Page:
Not every financial ETF contains the same basket of stocks. Some aren’t even managed by humans. Many ETFs track an underlying stock index without the help of a stock-picking manager. Index funds are often cheaper than actively managed ETFs, so you’ll be seeing plenty of examples later in this article.

Financial ETFs come in a number of different flavors, too. Some focus on large national banks; others focus on regional banks or financial services firms. And of course, some just buy the whole darn sector. 

As always, the important features to look for when shopping for ETFs are fees and assets under management. 

History of Financial ETFs 

Like many sector ETFs, the first financial ETF was a spider. No, not the eight-legged variety, but the acronym. Standard and Poor Depository Receipts (SPDR) was the name given by State Street Global Advisors to the first fund to track the S&P 500 index. The fund was launched in 1993 and today trades under the stock ticker SPY.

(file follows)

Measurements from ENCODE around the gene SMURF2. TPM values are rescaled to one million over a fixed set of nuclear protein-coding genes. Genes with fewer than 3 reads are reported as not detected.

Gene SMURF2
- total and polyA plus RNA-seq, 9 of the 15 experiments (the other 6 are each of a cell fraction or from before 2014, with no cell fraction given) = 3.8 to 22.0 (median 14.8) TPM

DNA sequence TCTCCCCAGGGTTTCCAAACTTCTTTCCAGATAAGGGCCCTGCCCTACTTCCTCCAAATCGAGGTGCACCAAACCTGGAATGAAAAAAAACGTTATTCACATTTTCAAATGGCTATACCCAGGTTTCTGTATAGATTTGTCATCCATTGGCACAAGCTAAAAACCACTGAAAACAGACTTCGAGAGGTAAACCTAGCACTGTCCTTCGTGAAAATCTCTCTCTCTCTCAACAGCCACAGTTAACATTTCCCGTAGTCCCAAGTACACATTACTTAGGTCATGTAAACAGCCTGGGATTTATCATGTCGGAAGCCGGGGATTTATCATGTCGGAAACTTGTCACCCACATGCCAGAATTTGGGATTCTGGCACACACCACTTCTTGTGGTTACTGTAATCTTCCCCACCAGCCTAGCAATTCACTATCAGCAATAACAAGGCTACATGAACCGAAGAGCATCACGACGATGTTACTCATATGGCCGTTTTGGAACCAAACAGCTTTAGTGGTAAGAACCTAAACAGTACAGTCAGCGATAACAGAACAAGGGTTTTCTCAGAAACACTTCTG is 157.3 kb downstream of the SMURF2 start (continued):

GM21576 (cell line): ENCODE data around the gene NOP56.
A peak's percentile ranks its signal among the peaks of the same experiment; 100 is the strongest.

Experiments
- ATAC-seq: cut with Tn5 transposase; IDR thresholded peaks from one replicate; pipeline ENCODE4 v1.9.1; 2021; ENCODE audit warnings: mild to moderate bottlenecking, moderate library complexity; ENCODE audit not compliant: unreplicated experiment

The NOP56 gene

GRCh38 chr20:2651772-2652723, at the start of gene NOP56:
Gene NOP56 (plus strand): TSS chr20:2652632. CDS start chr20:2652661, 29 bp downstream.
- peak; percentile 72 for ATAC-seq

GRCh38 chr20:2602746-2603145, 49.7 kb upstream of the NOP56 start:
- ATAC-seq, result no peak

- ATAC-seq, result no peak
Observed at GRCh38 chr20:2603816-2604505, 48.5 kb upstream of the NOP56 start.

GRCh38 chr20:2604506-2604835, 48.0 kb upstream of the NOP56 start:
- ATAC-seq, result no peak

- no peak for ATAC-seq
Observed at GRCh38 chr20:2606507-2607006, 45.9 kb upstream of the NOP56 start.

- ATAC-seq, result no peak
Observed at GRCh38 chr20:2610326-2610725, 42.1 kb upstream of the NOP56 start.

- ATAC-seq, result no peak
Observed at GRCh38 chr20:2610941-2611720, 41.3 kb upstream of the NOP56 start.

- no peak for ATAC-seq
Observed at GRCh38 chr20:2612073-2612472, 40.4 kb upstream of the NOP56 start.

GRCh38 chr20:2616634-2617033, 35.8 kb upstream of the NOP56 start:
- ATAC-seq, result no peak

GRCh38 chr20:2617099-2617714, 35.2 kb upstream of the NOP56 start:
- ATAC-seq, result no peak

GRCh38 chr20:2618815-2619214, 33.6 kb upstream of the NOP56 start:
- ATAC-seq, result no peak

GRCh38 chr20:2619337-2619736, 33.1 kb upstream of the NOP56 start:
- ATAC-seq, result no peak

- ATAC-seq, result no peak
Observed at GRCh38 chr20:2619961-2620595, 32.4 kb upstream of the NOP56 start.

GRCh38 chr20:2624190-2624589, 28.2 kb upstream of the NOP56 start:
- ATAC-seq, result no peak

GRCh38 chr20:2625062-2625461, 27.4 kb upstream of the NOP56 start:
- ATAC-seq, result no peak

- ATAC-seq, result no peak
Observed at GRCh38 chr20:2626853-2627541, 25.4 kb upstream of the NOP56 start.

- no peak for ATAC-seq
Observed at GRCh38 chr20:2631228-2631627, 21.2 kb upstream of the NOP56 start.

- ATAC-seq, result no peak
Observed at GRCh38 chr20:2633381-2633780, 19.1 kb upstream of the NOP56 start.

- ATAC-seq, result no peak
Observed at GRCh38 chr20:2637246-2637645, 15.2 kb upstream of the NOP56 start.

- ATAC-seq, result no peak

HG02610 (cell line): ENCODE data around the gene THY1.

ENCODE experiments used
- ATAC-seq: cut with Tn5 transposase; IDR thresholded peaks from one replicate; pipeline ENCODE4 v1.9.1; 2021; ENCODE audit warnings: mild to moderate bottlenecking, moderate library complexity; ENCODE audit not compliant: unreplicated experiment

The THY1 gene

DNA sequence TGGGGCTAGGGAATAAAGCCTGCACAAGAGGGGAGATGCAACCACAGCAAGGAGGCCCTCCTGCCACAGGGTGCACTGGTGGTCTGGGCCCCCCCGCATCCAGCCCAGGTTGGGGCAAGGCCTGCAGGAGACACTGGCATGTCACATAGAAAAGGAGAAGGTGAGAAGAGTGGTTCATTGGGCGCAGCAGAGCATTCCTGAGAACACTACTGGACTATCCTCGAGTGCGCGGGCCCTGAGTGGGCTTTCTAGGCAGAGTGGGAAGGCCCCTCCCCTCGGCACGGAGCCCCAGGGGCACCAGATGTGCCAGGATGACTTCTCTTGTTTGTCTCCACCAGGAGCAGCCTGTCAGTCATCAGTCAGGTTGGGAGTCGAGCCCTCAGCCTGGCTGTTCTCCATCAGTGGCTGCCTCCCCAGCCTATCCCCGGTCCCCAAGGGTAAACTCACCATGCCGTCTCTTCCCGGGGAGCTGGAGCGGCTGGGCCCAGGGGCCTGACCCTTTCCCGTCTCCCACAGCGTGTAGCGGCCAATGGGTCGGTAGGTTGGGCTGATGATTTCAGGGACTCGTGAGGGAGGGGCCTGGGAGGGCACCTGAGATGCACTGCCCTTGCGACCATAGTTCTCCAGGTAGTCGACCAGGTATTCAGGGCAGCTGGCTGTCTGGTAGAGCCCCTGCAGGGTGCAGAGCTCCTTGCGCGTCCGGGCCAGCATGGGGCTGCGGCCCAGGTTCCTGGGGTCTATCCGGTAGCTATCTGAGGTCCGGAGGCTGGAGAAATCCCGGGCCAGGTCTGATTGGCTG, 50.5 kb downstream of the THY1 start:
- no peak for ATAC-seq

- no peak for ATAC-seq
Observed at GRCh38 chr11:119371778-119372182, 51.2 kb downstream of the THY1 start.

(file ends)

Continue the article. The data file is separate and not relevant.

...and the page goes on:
State Street launched 10 completely new ETFs in 1998 that concentrated on specific market sectors, such as financials, utilities, energy and technology. Investors used ETFs to invest in sector-specific strategies and the first official financial ETF was born. It still trades today under the ticker XLF.

Today, the ETF market is dominated by the SDPRs, BlackRock’s iShares family, and Vanguard funds, and for good reason. Funds from these firms usually have the lowest fees and plenty of liquidity. 

Thinking about adding financial ETFs to your portfolio? Consider a few of the following things first.

Why You Might Want to Buy It

Here are reasons you may want to add financial ETFs to your portfolio.

  • Less risky than buying single bank stocks: Buying individual stocks is always risky, but getting exposure to the banks used to be more difficult. Now that dozens of ETFs cover the sector, investors can get exposure to different kinds of banks and financial firms in one package.